Facts About the Suffragettes- National Geographic for Kids
Annenberg Classroom – Nineteenth Amendment
Make Women’s History Month Come to Life with Comics!
Sound Smart: Women’s Suffrage | History Channel
Women’s Suffrage: Crash Course US History #31
Courage in Corsets- PBS
Women’s Suffrage- History Channel
Fighting for the Vote- Women’s Suffrage in America Part 1
Secrets Of A Suffragette (Women’s Rights Documentary) | Timeline
Youth Politics: A Result of a National Survey
Nineteenth Amendment to the United States Constitution
History of Women’s Suffrage in US
Woman Suffrage Timeline (1840-1920)
Common Interpretation- The Nineteenth Amendment
The Nineteenth Amendment In 1920 women secured the right to vote
10 things you (probably) didn’t know about the Suffragettes
Sojourner Truth 1797-1883
Why Black Feminism & Womanism?
Womanist – Alice Walker’s Term for Black Feminist – ThoughtCo
1. What are contemporary ways that certain groups may be disenfranchised in today’s society?
2. Have you incorporated lessons on women’s rights and/or voting into your curriculum?
3. What ways do you feel women’s right are connected to civics and citizenship education?
4. In what ways can teaching youth about the history of voting rights in the US motivate them to participate more in the democratic process?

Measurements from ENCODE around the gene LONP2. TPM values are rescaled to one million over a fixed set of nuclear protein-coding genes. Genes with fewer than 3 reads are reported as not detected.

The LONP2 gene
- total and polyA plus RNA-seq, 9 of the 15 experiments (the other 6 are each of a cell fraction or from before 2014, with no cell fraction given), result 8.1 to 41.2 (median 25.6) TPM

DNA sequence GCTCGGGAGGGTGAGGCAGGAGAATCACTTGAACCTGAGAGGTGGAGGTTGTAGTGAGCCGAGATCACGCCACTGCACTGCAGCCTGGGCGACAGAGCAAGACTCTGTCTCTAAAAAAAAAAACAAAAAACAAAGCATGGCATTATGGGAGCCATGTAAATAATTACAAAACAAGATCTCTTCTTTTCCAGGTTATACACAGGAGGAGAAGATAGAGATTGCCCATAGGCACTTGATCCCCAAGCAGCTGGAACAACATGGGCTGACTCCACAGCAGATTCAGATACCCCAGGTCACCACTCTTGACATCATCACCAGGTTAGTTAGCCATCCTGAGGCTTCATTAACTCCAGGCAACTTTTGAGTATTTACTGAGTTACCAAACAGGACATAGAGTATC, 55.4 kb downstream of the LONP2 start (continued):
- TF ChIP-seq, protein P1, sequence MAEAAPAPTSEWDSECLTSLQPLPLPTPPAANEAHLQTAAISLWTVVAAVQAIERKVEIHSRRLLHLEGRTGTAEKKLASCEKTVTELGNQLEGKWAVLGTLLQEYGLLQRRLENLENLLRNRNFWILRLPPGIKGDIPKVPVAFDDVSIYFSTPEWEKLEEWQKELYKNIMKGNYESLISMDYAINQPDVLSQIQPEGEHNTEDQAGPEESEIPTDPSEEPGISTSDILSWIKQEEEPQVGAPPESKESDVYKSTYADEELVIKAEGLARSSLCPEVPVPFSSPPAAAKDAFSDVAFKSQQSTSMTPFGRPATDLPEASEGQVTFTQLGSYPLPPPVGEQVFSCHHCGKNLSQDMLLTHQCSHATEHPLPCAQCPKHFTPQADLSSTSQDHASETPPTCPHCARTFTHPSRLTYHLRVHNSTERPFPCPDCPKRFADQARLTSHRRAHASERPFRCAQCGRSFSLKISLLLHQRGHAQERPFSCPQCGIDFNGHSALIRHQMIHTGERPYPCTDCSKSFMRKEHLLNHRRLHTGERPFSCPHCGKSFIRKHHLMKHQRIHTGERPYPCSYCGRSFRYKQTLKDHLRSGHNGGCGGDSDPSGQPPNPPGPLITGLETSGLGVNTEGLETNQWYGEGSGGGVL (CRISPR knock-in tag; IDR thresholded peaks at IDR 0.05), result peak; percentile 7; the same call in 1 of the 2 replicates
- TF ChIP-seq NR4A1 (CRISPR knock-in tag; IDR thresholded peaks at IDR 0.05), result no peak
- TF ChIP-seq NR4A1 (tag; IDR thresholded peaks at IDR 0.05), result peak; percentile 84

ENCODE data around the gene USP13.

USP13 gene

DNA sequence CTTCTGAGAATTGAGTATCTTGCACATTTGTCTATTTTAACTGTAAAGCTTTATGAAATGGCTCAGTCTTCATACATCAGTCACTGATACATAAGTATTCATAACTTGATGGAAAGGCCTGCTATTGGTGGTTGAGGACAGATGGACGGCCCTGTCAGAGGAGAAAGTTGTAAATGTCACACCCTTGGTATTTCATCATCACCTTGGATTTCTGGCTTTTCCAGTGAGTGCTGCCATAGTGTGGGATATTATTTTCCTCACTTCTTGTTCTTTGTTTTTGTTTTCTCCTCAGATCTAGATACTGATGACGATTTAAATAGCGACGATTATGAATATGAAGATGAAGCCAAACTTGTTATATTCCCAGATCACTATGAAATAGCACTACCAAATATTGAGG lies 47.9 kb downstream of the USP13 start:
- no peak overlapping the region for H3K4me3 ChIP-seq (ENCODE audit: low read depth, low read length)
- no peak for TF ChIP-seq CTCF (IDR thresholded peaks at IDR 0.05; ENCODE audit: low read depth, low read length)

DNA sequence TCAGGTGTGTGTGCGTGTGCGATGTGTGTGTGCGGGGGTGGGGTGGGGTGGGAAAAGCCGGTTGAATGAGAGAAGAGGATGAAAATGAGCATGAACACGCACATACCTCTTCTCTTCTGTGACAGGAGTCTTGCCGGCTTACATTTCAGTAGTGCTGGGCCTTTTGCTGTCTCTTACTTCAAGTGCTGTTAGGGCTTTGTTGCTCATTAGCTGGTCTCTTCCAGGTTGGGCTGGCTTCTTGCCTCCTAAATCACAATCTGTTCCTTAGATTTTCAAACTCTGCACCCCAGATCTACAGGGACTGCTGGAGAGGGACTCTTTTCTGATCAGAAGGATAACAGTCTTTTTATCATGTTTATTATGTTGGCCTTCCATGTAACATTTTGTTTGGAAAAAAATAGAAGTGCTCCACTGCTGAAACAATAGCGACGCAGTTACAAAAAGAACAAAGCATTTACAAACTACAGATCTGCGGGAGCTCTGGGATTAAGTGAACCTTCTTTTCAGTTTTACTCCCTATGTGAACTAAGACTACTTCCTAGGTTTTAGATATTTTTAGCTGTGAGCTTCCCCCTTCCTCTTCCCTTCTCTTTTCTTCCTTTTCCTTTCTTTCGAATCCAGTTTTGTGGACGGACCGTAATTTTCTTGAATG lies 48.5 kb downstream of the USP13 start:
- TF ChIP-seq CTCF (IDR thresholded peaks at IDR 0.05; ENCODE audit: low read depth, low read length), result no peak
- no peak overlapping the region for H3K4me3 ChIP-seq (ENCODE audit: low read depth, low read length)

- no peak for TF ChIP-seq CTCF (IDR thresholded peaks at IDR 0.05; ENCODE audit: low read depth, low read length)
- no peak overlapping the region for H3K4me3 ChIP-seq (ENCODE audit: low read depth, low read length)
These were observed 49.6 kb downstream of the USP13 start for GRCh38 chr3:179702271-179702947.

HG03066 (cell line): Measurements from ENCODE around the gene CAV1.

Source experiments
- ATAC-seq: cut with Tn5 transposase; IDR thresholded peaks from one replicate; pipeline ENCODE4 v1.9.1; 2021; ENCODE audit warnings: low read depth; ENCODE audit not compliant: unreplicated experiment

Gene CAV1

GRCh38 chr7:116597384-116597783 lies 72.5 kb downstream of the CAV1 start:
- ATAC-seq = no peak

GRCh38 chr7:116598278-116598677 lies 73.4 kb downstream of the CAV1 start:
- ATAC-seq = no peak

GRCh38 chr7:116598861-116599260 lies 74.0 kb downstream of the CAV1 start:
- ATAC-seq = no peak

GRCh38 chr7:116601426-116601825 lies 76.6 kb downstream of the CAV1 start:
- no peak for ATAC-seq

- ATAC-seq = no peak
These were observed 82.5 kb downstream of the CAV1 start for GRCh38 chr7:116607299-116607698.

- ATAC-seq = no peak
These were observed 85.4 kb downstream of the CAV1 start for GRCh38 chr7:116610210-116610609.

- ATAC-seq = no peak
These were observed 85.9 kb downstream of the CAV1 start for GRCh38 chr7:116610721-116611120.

5. How might one teach the difference between mainstream feminism and black feminism? Why was it necessary to have two distinct movements?
As a woman, the women’s right movement has always been a great interest of mine. Although we have successfully fought for the right to vote, I don’t see the same amount of effort Susan B. Anthony and her colleagues had. I don’t see a movement being put together to fight for equal pay, to fight against sexual assault and the unreported cases, and to fight for more representation in top administration. If we put forth the same amount of effort as Susan B. Anthony and her colleagues did, we can successfully end our fight. And most importantly win the same equal rights as men have.